Citi's pay increase plan raises eyebrows

A pedestrian walks by a Citibank branch office in San Francisco, Calif.

TEXT OF STORY

Kai Ryssdal: There is some Citigroup news today that you, as taxpayers and thus shareholders, might be interested in. Citi's already into the U.S. government for $45 billion from the TARP bailout. Washington is about to come into a 34 percent stake in the bank thanks to a fairly convoluted stock transaction.

So it may come as a surprise to hear that Citi plans to raise employees' salaries. In some cases by as much as 50 percent. Citi says it's not going to actually end up paying employees more because bonuses will be smaller from now on. But irate observers are pointing out that Citi wouldn't be able to pay anybody anything at all if it wasn't for us keeping them in business. From New York, Ashley Milne-Tyte reports.


ASHLEY MILNE-TYTE: Citi says it wants to pay the government back but to do that it needs to hold onto the workers who'll make that money. Alan Johnson is a compensation consultant. He says paying more in base salary and less in bonuses is the right thing to do.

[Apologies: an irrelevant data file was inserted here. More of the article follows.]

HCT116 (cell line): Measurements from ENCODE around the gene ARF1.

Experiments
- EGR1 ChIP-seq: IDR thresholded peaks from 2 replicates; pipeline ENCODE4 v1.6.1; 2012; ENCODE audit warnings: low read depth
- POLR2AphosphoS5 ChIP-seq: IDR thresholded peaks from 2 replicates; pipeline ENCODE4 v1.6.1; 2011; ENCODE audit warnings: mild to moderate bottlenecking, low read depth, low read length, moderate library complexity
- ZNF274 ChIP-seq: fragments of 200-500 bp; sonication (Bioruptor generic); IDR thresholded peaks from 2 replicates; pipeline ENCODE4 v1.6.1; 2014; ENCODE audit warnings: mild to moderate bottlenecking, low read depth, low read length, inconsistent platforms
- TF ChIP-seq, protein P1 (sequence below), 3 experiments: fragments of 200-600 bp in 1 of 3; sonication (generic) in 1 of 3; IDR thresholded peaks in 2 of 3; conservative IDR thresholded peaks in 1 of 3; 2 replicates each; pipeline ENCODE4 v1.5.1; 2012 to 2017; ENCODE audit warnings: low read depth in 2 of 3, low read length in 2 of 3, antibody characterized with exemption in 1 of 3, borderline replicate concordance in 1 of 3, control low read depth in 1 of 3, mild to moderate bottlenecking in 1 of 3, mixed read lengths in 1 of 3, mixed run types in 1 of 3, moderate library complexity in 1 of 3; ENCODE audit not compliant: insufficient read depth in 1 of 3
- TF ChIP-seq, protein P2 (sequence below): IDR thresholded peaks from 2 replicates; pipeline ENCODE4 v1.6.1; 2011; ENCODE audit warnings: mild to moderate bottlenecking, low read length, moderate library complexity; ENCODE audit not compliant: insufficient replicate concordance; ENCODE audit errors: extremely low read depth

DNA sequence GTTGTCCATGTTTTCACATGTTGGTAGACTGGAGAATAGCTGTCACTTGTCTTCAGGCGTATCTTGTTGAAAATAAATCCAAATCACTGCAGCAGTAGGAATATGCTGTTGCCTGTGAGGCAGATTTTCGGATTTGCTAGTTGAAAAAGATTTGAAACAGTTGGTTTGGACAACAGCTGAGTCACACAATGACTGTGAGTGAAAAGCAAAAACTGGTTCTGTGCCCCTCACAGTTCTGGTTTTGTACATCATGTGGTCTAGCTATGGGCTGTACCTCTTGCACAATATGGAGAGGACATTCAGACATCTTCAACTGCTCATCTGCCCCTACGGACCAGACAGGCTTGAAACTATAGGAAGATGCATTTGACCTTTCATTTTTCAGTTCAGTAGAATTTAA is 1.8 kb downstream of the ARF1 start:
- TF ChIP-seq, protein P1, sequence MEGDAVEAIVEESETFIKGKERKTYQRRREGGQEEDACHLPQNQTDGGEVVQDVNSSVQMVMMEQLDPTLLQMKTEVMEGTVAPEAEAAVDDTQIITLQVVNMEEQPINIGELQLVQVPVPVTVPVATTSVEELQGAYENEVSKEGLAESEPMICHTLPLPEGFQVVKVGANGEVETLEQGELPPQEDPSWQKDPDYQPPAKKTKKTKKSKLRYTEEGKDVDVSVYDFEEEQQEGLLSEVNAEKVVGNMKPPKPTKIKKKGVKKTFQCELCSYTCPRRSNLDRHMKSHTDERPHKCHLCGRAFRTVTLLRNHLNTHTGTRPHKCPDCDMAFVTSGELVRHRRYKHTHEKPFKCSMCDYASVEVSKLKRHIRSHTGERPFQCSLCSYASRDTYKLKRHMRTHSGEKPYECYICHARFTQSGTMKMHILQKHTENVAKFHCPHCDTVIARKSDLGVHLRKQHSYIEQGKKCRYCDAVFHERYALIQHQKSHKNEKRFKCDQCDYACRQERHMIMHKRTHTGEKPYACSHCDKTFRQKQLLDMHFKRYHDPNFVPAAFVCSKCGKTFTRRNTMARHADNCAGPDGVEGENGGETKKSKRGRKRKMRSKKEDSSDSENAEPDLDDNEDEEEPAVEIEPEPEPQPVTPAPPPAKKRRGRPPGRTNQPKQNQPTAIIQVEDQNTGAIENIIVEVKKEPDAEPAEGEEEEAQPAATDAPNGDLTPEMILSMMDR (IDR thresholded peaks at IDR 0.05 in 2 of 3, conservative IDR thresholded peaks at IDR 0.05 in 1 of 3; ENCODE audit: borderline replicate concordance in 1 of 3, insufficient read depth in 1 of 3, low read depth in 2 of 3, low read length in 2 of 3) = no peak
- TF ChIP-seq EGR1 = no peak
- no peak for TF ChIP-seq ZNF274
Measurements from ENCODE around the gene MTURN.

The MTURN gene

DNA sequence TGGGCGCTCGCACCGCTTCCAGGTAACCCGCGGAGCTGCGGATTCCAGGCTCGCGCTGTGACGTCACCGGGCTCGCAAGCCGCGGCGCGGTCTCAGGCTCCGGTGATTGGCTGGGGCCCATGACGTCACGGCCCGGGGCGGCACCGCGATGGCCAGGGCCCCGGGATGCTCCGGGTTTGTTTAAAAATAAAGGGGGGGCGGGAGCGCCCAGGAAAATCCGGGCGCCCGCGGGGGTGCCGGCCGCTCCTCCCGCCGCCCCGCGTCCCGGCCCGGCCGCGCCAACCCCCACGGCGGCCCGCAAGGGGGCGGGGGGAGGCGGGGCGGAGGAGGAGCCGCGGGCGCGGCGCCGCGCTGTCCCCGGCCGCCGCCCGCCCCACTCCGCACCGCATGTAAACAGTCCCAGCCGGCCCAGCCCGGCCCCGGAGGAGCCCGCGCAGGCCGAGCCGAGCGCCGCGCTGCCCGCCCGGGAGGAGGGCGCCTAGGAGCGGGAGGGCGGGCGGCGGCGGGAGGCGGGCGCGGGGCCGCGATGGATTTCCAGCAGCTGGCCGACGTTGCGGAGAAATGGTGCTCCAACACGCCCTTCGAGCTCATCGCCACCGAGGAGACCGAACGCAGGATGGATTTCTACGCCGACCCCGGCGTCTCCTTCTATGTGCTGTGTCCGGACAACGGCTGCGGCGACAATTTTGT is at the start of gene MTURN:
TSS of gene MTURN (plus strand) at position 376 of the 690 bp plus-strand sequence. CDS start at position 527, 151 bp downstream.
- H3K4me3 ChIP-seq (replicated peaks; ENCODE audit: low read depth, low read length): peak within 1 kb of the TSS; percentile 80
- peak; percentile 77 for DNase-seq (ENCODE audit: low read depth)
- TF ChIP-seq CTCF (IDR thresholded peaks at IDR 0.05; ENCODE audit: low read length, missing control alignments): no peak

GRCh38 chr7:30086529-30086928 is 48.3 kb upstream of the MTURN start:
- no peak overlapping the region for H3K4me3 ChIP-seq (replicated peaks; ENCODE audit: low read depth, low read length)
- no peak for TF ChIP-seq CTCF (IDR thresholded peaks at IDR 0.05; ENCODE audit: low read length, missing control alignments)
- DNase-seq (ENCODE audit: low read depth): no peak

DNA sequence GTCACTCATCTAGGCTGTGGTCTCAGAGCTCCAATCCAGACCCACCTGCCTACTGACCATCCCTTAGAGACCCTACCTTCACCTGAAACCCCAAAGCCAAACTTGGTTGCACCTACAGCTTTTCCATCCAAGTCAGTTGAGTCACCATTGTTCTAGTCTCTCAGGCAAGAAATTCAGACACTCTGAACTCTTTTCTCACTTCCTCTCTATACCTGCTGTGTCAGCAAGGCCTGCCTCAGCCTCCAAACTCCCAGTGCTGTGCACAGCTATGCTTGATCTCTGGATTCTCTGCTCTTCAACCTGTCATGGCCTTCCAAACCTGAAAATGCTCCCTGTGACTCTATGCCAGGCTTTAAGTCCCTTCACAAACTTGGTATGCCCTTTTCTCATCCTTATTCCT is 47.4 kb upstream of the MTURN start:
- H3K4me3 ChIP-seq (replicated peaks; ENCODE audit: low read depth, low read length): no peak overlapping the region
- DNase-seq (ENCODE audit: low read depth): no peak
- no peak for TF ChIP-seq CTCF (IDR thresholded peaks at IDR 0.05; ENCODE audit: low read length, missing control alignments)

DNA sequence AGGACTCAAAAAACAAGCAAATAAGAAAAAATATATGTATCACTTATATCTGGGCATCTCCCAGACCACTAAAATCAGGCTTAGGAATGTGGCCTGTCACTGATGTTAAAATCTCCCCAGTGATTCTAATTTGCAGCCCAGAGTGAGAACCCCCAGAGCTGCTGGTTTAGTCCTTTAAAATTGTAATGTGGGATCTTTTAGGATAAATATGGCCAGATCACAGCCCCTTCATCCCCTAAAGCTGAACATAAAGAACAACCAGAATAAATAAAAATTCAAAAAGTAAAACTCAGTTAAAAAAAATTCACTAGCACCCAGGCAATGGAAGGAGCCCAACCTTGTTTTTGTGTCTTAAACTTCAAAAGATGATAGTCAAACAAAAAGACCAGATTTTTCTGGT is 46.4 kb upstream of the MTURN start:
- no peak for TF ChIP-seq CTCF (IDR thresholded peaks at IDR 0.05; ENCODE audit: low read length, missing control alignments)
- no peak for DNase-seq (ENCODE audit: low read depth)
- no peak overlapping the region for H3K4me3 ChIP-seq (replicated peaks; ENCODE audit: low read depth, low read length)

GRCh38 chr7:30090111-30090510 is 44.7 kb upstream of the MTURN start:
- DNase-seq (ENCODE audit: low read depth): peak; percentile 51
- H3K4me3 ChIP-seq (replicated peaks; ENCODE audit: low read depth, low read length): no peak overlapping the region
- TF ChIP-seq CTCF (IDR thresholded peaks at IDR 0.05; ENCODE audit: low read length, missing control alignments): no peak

ALAN JOHNSON: In Citibank's case in particular they obviously have morale problems, they have issues of whether they can actually be paid at the end of the year.

He says removing uncertainty about compensation is more likely to keep Citi workers at their desks. Peter Cohan writes widely about banks. He says raising base pay and trimming bonuses will please some bankers but anger others.

PETER COHAN: If they're paying a bigger salary to somebody who's working in a part of the business that's losing money, it doesn't seem to me they should be getting a reward for that. It seems to me they should be suffering along with the performance of the business.

Instead bankers are guaranteed more base pay even if Citi does badly. That's the way the way Rich Ferlauto sees it. He's with the American Federation of State, County and Municipal Employees, which holds three percent of Citi's stock. He says the traders and others who created Citi's problems are the winners here.

RICH FERLAUTO: Before they were overly rewarded for taking big risks. Now we're just going to reward them very generously. There needs to be a tie to performance. And not a guarantee of the delivery of very large salaries.

Ferlauto says bankers deserve to be paid well. But he says if Citi concentrated on being a regular retail bank, it wouldn't need to offer so much of its pay in bonuses.

In New York, I'm Ashley Milne-Tyte for Marketplace.

About the author

Ashley Milne-Tyte is the host of a podcast about women in the workplace called The Broad Experience.

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